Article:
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David Suchet shines in papal mystery


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The Vatican within Rome is the spiritual centre of global Catholicism. It is also the smallest recognised and independent city state in the world. In terms of its influence and wealth, it is remarkably powerful, and thus a choice subject for Roger Crane’s play The Last Confession.

It is no surprise that the play, directed by Jonathan Church, brings together issues of faith, doubt, power and greed at the critical period of the papacy that included the brief office of Pope John Paul (played by a very engaging Richard O’Callaghan).

Was he the right person to become pope? Was he murdered after a mere 33 days for trying to make too many changes, or perhaps crucially threatening ones? The ingredients for a murder mystery are all there.

David Suchet (yes, Hercule Poirot, and much more) is compelling as the central figure, Cardinal Benelli. Rather against his wishes, he has become the king-maker – or rather, pope-maker – and yet he also feels the pull towards power for his own sake.

Doubt is his constant companion, along with bouts of self-judgement. There is much about the church that he feels is wrong, including murky financial dealings. The death of John Paul comes just as some of the characters intimately involved with that state of affairs are about to be brought to account.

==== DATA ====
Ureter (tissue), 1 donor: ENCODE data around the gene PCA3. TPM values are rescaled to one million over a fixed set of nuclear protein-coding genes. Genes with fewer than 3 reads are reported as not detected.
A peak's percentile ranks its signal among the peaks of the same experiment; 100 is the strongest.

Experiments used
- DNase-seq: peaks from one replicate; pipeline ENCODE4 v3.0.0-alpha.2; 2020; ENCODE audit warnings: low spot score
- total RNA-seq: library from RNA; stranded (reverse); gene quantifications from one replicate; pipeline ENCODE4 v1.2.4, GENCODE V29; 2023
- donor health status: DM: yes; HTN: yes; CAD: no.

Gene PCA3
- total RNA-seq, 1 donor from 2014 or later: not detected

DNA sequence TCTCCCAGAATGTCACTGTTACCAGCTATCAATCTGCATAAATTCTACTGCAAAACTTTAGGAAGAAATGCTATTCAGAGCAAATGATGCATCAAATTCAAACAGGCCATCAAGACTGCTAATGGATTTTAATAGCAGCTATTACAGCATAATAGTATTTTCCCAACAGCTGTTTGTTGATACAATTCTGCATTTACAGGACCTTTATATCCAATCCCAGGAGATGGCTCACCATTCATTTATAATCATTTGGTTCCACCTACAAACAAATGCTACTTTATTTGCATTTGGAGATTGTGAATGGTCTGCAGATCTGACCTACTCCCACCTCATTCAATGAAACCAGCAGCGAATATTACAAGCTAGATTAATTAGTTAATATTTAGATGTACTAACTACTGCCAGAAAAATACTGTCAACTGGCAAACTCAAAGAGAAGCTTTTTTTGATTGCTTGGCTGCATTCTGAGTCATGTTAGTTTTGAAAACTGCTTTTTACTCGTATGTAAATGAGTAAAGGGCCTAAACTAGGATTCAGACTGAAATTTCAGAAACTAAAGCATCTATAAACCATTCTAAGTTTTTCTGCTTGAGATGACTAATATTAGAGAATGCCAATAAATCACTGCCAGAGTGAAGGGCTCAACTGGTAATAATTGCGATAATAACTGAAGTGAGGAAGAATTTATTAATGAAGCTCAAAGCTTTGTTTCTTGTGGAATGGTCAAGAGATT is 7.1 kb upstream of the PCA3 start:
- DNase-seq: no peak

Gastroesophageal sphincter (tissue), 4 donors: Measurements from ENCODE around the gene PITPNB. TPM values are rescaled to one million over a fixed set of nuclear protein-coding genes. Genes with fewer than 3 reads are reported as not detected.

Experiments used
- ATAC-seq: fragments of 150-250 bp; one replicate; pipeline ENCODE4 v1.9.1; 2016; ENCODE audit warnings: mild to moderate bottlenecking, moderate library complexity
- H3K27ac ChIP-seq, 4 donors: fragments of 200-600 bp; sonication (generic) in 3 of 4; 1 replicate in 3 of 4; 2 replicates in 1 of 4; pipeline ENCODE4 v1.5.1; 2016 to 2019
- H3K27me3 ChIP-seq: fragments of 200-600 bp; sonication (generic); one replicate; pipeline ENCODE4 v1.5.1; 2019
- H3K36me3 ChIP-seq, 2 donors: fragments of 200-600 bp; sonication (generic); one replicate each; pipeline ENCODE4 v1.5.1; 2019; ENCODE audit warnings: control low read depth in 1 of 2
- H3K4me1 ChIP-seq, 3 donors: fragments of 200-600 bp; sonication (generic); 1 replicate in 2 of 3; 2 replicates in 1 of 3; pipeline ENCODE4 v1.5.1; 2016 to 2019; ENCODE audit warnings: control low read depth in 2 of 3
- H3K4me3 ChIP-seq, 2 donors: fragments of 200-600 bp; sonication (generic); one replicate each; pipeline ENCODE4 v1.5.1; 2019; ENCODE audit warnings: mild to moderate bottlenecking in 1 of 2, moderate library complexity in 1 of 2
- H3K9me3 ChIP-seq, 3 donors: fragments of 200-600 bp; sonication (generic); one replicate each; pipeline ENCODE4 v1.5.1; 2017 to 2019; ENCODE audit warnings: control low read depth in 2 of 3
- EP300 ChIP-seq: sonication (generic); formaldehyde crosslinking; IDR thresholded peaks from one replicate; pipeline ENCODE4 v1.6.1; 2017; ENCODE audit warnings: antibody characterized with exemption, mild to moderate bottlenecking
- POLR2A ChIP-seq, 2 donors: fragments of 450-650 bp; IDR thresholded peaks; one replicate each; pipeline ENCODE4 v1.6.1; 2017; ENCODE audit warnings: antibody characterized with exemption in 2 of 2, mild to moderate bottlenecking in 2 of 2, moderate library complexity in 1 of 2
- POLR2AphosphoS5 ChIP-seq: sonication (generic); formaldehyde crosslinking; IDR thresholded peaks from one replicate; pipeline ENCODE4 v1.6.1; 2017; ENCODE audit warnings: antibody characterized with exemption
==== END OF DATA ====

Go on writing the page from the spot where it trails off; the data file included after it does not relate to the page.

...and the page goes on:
Fotini Dimou’s costumes are splendid. William Dudley’s set is a beautiful work comprising high railings and wooden doors adorned with pediments. It is frequently moved about in different configurations that are effective, though the act of repositioning them is occasionally intrusive. Perhaps the cage metaphor indicated by the railings does too blatantly suggest how lives can become trapped in particular practices and definitions.

The production features a sterling cast. Beyond the captivating Suchet and O’Callaghan already mentioned, I would cite Philip Craig (whose character is deliberately unclear at first), Nigel Bennett as Cardinal Villot, and Kevin Colson as Cardinal Baggio.

Suchet’s Benelli pursues the chance of an official investigation of John Paul’s demise in a climactic series of confrontations that reveal an ugliness capable of destroying a man’s sense of his own worth.  At one point a character says: “Churches are not run by saints. They are run by men who understand power.”

Benelli must decide what power means, and what place faith has in his life.


The Last Confession is playing at Her Majesty’s Theatre until Saturday, August 30.


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